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Taste of the Future

26 September 2012

To investigate the key trends likely to have the greatest impact on the foodservice sector over the next three years, the Foodservice Consultants Society International UK & Ireland (FCSI) interviewed industry consultants from among its membership.

It surveyed 64 consultants on key sector trends, then conducted in-depth online interviews with many to investigate these trends in more detail. The research was carried out for FCSI by Allegra Strategies.

The report finds sustainability, economic challenges and healthier eating top of the industry agenda. Although sustainability is likely to have the biggest impact on foodservice over the next three years, the research revealed that the sector is still failing to take the issue seriously, perhaps reluctant to take on the sheer complexity of delivering a sustainable offer and the cost this entails.

Rising costs and austerity measures are highlighted as the second biggest trend. Consultants sound a warning to the sector against relying on cost-cutting during these difficult economic times. Investment in a quality offer and training personnel to deliver quality service will be vital for foodservice firms to remain competitive in this environment.

The study also reveals that healthy eating has reached a tipping point, and that foodservice must step up to fully support consumers to achieve the healthier diets they are striving for.

Chairman of FCSI UK & Ireland, David Bentley, says: “The foodservice sector has been squeezed on a number of fronts: persistently tough trading conditions; the VAT increase; a culture of discounting; a growing appetite for casual dining and an intensifying government focus on healthy eating in the face of rising obesity levels.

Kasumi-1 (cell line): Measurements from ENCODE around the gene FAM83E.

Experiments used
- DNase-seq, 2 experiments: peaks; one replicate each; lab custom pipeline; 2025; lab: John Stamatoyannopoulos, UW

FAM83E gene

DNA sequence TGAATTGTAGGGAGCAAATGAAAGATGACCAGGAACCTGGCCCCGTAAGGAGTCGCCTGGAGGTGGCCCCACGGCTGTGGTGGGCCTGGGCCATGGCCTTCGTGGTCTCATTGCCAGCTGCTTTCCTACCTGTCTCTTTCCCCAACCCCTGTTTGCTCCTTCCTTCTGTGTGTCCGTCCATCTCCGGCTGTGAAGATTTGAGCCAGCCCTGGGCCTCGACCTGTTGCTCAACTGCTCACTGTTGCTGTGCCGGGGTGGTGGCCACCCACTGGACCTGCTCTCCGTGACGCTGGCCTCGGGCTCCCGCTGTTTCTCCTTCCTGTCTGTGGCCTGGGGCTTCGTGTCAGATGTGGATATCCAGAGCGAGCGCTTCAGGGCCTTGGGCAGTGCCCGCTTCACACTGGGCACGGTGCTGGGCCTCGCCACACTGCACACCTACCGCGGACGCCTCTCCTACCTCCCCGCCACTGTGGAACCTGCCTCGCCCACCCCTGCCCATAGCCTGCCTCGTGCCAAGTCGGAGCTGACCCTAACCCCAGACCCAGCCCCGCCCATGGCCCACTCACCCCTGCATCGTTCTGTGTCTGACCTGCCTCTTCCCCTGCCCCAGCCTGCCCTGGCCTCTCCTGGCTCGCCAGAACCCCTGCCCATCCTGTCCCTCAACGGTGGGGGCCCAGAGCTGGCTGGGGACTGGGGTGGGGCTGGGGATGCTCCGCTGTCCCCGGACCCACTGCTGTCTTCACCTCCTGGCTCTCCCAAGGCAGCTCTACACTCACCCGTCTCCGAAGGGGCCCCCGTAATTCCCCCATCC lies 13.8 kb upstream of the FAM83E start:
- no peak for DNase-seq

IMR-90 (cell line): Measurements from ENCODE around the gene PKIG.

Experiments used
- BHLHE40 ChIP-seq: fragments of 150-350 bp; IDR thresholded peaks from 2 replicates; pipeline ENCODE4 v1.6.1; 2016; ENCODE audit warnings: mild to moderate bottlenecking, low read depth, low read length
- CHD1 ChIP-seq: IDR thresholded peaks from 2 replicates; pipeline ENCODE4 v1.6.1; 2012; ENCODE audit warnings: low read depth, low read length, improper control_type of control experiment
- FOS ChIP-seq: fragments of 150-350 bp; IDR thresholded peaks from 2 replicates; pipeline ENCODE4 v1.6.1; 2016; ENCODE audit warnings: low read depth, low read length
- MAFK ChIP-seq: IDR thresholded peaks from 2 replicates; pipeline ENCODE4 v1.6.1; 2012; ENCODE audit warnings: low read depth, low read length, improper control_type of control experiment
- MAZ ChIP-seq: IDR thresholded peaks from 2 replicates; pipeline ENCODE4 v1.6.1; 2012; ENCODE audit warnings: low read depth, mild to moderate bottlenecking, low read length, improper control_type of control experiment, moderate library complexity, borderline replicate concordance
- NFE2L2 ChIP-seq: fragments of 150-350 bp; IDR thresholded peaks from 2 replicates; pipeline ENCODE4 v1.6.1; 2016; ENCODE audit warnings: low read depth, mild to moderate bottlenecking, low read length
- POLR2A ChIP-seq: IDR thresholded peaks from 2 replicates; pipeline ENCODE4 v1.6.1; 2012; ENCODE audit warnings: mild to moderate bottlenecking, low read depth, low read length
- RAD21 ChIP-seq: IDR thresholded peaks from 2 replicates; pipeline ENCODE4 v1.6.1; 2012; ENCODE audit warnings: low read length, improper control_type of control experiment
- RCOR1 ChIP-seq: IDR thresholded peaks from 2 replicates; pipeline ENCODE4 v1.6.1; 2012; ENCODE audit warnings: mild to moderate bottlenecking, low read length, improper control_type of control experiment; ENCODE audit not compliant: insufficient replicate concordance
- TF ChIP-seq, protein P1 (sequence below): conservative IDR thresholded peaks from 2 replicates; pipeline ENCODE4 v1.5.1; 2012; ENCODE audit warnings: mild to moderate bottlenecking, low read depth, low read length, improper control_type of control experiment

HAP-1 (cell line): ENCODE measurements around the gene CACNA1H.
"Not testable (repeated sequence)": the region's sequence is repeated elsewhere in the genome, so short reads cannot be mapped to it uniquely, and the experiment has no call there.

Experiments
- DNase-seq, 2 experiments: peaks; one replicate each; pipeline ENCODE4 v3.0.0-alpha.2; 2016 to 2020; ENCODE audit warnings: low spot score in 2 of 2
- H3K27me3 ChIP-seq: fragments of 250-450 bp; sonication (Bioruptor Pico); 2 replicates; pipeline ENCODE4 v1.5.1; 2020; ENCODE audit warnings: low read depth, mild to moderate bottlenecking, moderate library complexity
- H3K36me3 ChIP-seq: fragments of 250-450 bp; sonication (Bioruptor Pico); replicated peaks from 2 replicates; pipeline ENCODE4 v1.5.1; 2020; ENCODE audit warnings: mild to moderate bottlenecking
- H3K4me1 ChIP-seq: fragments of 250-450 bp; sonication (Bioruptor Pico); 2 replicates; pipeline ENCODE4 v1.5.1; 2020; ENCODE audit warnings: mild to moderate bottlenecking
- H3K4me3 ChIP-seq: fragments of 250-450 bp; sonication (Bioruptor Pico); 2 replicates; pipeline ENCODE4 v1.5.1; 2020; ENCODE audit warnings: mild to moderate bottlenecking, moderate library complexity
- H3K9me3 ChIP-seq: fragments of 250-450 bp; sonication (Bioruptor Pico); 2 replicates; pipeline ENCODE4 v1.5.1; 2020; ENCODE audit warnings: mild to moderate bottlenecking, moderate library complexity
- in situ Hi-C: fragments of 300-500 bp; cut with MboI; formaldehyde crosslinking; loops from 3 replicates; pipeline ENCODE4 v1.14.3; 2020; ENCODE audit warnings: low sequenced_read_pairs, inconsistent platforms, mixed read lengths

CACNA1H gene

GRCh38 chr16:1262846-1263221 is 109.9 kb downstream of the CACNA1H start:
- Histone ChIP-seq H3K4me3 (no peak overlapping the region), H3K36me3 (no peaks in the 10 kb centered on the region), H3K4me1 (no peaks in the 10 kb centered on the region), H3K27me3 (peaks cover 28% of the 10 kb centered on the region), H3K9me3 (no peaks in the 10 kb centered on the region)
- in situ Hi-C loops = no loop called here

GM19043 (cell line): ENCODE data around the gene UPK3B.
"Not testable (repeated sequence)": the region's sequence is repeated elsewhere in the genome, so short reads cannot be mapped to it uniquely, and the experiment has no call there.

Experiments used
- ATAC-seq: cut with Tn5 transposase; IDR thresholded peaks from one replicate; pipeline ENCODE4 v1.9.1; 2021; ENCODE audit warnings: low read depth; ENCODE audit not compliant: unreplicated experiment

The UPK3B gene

“If the last three years have been turbulent, the next three promise to be equally testing. But as Benjamin Disraeli said: “the secret of success in life is for a man to be ready for his opportunity when it comes.” For the foodservice sector, being ready will mean not just meeting current challenges, but preparing for future trends and prioritising the areas that will deliver growth. Our report sets out to outline the future issues and growth opportunities that the industry should be aware of.”

The Report concludes: “To deliver a truly sustainable offer, the sector needs to devote more than lipservice to the challenge. There is no doubting the complexities, but the sector should begin by taking a serious look at existing energy management systems and monitoring methods, developing more efficient waste plans and waste disposal systems, continuing to make use of the latest recycling technology and working with suppliers to put more local food on the menu.

“Cost is a significant barrier to creating a sustainable foodservice offer. But with imagination and determination, the drive to achieve this goal could actually cut costs in the long term.

“Effective cost cutting will be at the forefront of most business’s agenda in an environment of rising costs and austerity, but our consultants warn the foodservice sector against radical cuts. Firms should ensure that cuts do not reduce the quality of product or service, and with it their competitive edge.

To capitalise on existing opportunities for growth, the sector should instead be considering investing in its people, make the most of increasing tourism and looking at ways to deliver increased customer loyalty.”

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